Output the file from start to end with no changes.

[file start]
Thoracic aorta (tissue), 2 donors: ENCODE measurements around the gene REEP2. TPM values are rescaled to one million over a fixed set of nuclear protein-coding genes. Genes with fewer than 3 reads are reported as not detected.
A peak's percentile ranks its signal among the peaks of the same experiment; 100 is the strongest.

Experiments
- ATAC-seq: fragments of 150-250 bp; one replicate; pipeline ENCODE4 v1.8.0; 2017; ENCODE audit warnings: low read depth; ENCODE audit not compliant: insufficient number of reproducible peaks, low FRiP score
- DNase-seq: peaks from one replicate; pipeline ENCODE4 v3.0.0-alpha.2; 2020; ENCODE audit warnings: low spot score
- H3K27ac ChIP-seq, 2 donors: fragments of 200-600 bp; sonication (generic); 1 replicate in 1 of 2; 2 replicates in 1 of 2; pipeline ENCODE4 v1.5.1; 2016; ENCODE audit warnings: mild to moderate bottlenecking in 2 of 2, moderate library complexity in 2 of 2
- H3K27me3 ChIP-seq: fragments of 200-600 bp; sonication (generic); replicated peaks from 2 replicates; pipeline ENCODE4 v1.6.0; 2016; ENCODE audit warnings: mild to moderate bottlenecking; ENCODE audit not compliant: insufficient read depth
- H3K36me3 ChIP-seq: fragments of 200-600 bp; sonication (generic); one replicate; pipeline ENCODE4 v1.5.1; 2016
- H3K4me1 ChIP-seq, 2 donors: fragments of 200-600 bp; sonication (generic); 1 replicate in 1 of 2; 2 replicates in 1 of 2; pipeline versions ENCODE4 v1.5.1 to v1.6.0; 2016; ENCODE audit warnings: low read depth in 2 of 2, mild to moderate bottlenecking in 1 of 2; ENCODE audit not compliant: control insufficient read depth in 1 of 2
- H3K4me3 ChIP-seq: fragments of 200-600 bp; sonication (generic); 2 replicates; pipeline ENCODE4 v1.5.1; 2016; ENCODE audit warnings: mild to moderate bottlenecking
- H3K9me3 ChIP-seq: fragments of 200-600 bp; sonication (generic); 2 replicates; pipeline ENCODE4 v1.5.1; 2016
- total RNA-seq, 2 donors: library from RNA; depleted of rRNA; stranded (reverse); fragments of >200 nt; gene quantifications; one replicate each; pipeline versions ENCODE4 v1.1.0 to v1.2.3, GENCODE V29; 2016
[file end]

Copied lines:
Thoracic aorta (tissue), 2 donors: ENCODE measurements around the gene REEP2. TPM values are rescaled to one million over a fixed set of nuclear protein-coding genes. Genes with fewer than 3 reads are reported as not detected.
A peak's percentile ranks its signal among the peaks of the same experiment; 100 is the strongest.

Experiments
- ATAC-seq: fragments of 150-250 bp; one replicate; pipeline ENCODE4 v1.8.0; 2017; ENCODE audit warnings: low read depth; ENCODE audit not compliant: insufficient number of reproducible peaks, low FRiP score
- DNase-seq: peaks from one replicate; pipeline ENCODE4 v3.0.0-alpha.2; 2020; ENCODE audit warnings: low spot score
- H3K27ac ChIP-seq, 2 donors: fragments of 200-600 bp; sonication (generic); 1 replicate in 1 of 2; 2 replicates in 1 of 2; pipeline ENCODE4 v1.5.1; 2016; ENCODE audit warnings: mild to moderate bottlenecking in 2 of 2, moderate library complexity in 2 of 2
- H3K27me3 ChIP-seq: fragments of 200-600 bp; sonication (generic); replicated peaks from 2 replicates; pipeline ENCODE4 v1.6.0; 2016; ENCODE audit warnings: mild to moderate bottlenecking; ENCODE audit not compliant: insufficient read depth
- H3K36me3 ChIP-seq: fragments of 200-600 bp; sonication (generic); one replicate; pipeline ENCODE4 v1.5.1; 2016
- H3K4me1 ChIP-seq, 2 donors: fragments of 200-600 bp; sonication (generic); 1 replicate in 1 of 2; 2 replicates in 1 of 2; pipeline versions ENCODE4 v1.5.1 to v1.6.0; 2016; ENCODE audit warnings: low read depth in 2 of 2, mild to moderate bottlenecking in 1 of 2; ENCODE audit not compliant: control insufficient read depth in 1 of 2
- H3K4me3 ChIP-seq: fragments of 200-600 bp; sonication (generic); 2 replicates; pipeline ENCODE4 v1.5.1; 2016; ENCODE audit warnings: mild to moderate bottlenecking
- H3K9me3 ChIP-seq: fragments of 200-600 bp; sonication (generic); 2 replicates; pipeline ENCODE4 v1.5.1; 2016
- total RNA-seq, 2 donors: library from RNA; depleted of rRNA; stranded (reverse); fragments of >200 nt; gene quantifications; one replicate each; pipeline versions ENCODE4 v1.1.0 to v1.2.3, GENCODE V29; 2016